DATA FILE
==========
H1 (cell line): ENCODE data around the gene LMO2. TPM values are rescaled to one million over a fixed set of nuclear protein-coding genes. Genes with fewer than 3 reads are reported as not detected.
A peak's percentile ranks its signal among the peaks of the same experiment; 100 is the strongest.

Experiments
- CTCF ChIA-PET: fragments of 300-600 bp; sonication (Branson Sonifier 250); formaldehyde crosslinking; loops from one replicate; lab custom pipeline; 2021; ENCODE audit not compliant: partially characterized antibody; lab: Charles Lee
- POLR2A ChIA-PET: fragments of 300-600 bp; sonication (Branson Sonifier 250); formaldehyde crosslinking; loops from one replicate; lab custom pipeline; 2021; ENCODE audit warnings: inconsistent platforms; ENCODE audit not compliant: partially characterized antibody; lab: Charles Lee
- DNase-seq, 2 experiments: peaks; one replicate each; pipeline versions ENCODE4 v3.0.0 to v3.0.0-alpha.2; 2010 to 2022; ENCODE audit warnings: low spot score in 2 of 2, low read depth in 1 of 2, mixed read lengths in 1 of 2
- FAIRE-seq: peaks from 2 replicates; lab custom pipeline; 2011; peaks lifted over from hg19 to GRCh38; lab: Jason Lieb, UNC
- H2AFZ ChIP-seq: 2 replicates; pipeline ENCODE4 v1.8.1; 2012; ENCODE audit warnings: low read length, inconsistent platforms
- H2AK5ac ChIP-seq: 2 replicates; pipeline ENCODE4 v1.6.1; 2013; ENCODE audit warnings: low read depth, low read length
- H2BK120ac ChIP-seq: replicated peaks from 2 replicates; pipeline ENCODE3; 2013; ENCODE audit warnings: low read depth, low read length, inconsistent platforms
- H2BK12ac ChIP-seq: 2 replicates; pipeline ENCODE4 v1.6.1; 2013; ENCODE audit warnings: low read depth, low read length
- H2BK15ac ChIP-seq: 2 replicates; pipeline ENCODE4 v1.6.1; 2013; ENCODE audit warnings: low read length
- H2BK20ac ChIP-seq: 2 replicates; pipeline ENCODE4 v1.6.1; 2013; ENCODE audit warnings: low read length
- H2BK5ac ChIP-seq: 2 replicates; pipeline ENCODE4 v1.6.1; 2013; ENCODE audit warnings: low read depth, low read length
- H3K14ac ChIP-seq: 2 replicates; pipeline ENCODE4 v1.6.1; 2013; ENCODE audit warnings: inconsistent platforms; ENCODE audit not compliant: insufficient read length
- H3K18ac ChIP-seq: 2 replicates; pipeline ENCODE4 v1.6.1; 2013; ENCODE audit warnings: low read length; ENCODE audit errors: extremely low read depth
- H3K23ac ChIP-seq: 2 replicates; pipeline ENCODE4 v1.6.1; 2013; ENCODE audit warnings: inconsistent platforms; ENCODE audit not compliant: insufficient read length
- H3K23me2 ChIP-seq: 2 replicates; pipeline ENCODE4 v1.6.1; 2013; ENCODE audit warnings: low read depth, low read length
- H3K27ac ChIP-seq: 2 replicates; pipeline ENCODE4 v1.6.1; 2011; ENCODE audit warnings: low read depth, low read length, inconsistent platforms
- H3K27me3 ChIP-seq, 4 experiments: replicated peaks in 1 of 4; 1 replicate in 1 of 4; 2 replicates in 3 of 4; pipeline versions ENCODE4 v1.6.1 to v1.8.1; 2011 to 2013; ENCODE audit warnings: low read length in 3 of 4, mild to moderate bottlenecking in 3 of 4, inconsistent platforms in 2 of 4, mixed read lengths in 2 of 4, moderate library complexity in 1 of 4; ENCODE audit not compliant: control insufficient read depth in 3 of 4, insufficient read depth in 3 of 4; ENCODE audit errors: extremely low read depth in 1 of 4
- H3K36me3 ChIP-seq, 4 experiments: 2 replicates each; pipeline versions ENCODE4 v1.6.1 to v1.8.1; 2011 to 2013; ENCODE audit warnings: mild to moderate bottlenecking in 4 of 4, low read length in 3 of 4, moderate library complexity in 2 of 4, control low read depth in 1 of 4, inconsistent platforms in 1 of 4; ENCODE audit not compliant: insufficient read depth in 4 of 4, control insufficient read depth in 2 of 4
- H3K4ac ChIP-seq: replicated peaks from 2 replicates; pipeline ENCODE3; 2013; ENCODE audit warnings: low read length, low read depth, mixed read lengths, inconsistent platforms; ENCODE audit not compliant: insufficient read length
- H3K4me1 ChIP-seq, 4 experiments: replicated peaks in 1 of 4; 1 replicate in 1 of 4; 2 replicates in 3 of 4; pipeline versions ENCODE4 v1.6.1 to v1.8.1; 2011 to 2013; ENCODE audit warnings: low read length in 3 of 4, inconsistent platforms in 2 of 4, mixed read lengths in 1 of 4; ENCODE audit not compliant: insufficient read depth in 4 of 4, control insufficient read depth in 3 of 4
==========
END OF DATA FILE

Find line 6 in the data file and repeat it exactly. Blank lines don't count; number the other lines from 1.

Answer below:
- DNase-seq, 2 experiments: peaks; one replicate each; pipeline versions ENCODE4 v3.0.0 to v3.0.0-alpha.2; 2010 to 2022; ENCODE audit warnings: low spot score in 2 of 2, low read depth in 1 of 2, mixed read lengths in 1 of 2